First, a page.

After the defeats in England and Australia, it was said the selectors would be the most important people in Indian cricket. They obviously do not think so.
10. Ishant Sharma, Inability to Pick Wickets: Ishant is talented, bowls long spells well and sincerely and still does not manage to pick up wickets regularly. In the recently concluded Australia Test series, he picked up 5 wickets in 4 matches at 90. Pacers in England, Australia and South Africa would be promptly retired after such a performance.
11. Duncan Fletcher, Zero Impact: True Fletcher’s task was tough. What do you do with a world No. 1 team in ODIs and Tests? Maintaining it is a tough task. But this crash in Indian cricket is unfathomable. To make Fletcher’s case even weaker, England crashed in Tests under him too.
Will the BCCI explain what Fletcher’s role in Indian cricket is?
6. Gautam Gambhir, Foreign Pitches: The Sehwag-Gambhir duo was India’s greatest opening pair ever: Till they became unstuck. One half-century across 16 innings in India’s 0-8 debacle is a stark picture for Gambhir. His last great Test innings on foreign soil was his 167 in New Zealand in 2009 that helped us draw the match and win the series.
At that time everyone said that he had finally come of age, but he promptly went into Test decline after that.
7. Yuvraj Singh, Health: This is the most tragic of all. A fine all-round man-of-the-series in the 2011 WC might have served as a launch pad and given him the confidence for him finally becoming a complete Test batsman. But a lung tumour put him out of the game and India is sorely missing Yuvi in ODIs.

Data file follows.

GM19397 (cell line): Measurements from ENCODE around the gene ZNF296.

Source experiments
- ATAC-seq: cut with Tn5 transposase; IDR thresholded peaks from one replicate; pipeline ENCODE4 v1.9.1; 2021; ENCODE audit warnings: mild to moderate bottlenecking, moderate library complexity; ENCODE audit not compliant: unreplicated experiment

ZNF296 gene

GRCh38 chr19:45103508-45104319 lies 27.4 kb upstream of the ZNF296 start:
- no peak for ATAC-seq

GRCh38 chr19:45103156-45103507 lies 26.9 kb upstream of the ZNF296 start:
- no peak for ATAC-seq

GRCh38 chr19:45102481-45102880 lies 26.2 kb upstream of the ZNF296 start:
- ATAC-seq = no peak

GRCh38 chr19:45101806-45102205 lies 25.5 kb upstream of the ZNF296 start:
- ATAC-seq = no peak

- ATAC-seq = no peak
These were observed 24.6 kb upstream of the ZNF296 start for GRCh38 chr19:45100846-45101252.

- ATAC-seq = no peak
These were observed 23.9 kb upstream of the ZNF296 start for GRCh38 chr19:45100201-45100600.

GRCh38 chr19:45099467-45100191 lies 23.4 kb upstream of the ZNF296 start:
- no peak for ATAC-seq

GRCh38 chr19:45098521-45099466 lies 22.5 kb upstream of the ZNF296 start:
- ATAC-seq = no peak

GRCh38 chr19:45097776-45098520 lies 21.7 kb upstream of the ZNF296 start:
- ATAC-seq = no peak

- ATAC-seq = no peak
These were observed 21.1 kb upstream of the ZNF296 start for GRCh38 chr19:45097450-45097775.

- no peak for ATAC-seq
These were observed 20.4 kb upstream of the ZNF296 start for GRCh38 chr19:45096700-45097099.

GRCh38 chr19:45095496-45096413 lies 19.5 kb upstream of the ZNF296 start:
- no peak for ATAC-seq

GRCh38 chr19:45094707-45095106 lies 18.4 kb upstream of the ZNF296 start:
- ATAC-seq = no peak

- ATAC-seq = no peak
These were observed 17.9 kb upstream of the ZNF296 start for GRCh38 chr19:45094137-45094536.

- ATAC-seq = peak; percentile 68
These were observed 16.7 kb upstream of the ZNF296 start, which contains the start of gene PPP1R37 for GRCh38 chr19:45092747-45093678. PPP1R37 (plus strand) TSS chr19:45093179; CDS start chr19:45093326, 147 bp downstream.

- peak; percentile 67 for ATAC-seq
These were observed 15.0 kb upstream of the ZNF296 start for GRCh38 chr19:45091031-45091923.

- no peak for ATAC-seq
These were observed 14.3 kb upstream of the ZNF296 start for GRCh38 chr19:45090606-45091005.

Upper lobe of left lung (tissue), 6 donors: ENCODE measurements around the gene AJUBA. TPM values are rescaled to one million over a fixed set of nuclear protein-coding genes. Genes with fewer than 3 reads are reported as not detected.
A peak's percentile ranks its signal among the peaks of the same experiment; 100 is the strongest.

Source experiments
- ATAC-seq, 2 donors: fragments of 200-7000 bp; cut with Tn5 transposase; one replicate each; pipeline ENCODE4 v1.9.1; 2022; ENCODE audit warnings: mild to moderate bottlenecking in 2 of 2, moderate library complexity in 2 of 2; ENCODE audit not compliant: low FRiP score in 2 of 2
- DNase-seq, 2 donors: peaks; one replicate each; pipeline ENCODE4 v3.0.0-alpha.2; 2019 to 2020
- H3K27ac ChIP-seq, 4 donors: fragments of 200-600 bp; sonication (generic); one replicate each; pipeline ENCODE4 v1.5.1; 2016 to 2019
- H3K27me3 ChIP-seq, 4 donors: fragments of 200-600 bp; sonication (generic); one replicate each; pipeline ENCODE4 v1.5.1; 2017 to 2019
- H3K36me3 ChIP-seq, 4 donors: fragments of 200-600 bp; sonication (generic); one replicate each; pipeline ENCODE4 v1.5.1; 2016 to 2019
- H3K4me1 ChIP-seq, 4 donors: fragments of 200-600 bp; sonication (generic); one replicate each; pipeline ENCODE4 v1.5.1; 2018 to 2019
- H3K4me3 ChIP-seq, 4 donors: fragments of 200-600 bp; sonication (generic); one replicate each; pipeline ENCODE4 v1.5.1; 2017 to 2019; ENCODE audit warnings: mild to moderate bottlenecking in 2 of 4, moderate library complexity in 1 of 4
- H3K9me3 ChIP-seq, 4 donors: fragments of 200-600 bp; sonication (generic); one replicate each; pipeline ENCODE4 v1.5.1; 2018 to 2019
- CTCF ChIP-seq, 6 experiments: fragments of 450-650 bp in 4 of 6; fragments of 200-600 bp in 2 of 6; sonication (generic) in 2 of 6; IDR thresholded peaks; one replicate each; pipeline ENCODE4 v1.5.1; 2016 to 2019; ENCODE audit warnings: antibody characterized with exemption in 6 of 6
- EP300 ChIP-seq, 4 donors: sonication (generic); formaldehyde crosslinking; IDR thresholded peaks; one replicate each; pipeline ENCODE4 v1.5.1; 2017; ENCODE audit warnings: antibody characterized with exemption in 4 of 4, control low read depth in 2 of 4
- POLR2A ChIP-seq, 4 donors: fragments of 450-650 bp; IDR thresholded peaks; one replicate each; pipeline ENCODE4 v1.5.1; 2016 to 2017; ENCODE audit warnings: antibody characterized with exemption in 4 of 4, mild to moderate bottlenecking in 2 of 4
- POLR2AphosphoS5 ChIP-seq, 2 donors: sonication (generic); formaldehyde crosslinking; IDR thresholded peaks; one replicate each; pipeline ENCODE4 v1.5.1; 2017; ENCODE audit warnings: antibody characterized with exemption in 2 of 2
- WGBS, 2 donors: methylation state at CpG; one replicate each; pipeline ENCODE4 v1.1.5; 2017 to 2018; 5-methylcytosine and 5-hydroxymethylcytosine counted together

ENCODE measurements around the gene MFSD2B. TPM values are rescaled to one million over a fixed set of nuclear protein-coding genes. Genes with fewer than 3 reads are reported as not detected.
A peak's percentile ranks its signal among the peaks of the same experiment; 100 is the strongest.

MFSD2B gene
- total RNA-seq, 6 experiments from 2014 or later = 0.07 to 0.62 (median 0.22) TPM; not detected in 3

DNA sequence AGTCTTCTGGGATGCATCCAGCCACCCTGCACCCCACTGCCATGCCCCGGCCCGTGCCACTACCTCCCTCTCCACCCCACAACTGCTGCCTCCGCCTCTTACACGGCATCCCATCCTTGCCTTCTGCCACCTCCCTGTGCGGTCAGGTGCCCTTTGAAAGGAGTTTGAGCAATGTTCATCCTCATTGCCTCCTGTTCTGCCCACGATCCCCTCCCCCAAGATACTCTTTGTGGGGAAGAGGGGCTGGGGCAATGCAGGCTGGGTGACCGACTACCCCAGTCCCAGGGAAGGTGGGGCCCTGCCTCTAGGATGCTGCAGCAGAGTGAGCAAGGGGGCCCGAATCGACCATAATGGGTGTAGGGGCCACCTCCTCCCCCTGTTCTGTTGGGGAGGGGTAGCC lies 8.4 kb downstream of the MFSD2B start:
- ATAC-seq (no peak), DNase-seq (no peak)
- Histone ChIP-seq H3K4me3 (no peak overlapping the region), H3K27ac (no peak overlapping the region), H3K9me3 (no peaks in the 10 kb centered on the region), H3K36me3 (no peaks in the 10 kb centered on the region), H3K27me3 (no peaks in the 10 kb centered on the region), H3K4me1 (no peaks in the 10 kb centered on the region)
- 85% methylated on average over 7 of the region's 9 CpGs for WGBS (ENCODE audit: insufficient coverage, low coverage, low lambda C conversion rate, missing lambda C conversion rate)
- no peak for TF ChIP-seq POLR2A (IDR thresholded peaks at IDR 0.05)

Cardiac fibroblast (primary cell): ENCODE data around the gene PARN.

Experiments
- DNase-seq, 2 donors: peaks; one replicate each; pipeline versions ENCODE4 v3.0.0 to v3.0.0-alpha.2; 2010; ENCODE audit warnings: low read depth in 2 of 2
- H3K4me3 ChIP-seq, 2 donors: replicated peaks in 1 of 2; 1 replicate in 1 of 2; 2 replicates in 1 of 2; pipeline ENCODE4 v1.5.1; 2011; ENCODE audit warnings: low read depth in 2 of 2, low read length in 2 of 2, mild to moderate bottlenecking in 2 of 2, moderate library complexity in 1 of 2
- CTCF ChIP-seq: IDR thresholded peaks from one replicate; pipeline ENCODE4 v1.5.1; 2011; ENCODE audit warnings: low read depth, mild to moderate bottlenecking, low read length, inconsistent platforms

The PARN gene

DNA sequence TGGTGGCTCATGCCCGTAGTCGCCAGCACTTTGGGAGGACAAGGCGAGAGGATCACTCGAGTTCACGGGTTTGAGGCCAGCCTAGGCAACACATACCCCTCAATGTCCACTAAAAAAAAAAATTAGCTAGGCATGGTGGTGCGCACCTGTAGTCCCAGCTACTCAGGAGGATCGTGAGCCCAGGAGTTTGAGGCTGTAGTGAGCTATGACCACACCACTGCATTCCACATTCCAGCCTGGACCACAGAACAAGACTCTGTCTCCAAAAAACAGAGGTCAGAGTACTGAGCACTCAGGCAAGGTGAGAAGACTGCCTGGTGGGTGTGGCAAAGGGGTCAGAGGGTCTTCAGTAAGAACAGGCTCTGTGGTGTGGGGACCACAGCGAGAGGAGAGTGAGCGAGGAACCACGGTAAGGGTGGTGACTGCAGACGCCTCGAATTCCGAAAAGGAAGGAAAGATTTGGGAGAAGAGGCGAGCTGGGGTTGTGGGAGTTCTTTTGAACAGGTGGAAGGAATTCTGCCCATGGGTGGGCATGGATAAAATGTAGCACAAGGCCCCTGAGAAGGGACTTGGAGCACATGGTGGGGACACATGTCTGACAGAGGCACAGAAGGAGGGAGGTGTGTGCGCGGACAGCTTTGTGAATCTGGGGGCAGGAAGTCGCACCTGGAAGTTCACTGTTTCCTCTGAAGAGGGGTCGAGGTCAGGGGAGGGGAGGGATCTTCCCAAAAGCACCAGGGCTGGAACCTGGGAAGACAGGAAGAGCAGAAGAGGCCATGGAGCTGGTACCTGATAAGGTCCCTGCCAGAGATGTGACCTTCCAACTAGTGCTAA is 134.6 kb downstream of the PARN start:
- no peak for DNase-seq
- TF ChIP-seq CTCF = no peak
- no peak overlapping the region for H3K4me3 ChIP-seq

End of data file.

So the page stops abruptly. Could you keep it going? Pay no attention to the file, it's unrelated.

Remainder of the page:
8. Harbhajan Singh, Retirement Threat: Bhajji has been a key member of India’s finest victories. A fighter to the core, he was blossoming into a fine all-rounder. But after 98 matches and 406 wickets, he is looking at retirement.
The last time Sehwag scored an international century on Australian soil is 2008.
England: 2002. South Africa: 2001.
That itself tells the tale.
2. Sachin Tendulkar, 100th 100: Sachin was in the form of his life in the run-up to his 99th century. After that if statistics tell a story, then here they are: Zero centuries in 20 international matches with an average in just the mundane 30s since his 99th. His last nine innings have yielded zero half-centuries with an average of about 17.
For the record, he’s turning 39 in April. Not a nice feeling to walk into the sunset with two Test whitewashes on foreign soil.